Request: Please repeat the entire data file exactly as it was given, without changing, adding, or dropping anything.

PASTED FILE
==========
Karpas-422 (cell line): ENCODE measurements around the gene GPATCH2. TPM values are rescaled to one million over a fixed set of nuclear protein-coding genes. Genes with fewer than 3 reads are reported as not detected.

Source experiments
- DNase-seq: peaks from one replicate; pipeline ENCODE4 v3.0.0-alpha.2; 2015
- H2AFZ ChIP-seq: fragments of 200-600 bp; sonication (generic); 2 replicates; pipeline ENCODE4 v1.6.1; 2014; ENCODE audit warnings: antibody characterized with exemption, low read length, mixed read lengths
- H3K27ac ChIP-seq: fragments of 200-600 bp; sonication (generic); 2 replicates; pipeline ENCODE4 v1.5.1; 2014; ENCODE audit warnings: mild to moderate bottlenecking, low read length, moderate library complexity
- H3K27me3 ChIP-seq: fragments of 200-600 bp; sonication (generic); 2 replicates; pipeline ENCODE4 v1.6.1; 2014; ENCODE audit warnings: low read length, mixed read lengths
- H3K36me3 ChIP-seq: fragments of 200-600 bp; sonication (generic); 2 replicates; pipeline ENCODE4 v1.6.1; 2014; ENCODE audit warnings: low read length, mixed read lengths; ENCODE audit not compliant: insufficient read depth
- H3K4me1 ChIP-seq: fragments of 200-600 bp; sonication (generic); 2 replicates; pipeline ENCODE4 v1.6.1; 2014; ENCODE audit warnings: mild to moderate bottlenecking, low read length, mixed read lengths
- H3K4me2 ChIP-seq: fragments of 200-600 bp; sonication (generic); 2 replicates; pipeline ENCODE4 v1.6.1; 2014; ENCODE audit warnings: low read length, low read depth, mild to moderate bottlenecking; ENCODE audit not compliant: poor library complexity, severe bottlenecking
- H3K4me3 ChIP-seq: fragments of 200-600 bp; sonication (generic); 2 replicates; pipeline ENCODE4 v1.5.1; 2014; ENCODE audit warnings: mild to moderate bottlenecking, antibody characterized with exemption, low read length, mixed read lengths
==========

Karpas-422 (cell line): ENCODE measurements around the gene GPATCH2. TPM values are rescaled to one million over a fixed set of nuclear protein-coding genes. Genes with fewer than 3 reads are reported as not detected.

Source experiments
- DNase-seq: peaks from one replicate; pipeline ENCODE4 v3.0.0-alpha.2; 2015
- H2AFZ ChIP-seq: fragments of 200-600 bp; sonication (generic); 2 replicates; pipeline ENCODE4 v1.6.1; 2014; ENCODE audit warnings: antibody characterized with exemption, low read length, mixed read lengths
- H3K27ac ChIP-seq: fragments of 200-600 bp; sonication (generic); 2 replicates; pipeline ENCODE4 v1.5.1; 2014; ENCODE audit warnings: mild to moderate bottlenecking, low read length, moderate library complexity
- H3K27me3 ChIP-seq: fragments of 200-600 bp; sonication (generic); 2 replicates; pipeline ENCODE4 v1.6.1; 2014; ENCODE audit warnings: low read length, mixed read lengths
- H3K36me3 ChIP-seq: fragments of 200-600 bp; sonication (generic); 2 replicates; pipeline ENCODE4 v1.6.1; 2014; ENCODE audit warnings: low read length, mixed read lengths; ENCODE audit not compliant: insufficient read depth
- H3K4me1 ChIP-seq: fragments of 200-600 bp; sonication (generic); 2 replicates; pipeline ENCODE4 v1.6.1; 2014; ENCODE audit warnings: mild to moderate bottlenecking, low read length, mixed read lengths
- H3K4me2 ChIP-seq: fragments of 200-600 bp; sonication (generic); 2 replicates; pipeline ENCODE4 v1.6.1; 2014; ENCODE audit warnings: low read length, low read depth, mild to moderate bottlenecking; ENCODE audit not compliant: poor library complexity, severe bottlenecking
- H3K4me3 ChIP-seq: fragments of 200-600 bp; sonication (generic); 2 replicates; pipeline ENCODE4 v1.5.1; 2014; ENCODE audit warnings: mild to moderate bottlenecking, antibody characterized with exemption, low read length, mixed read lengths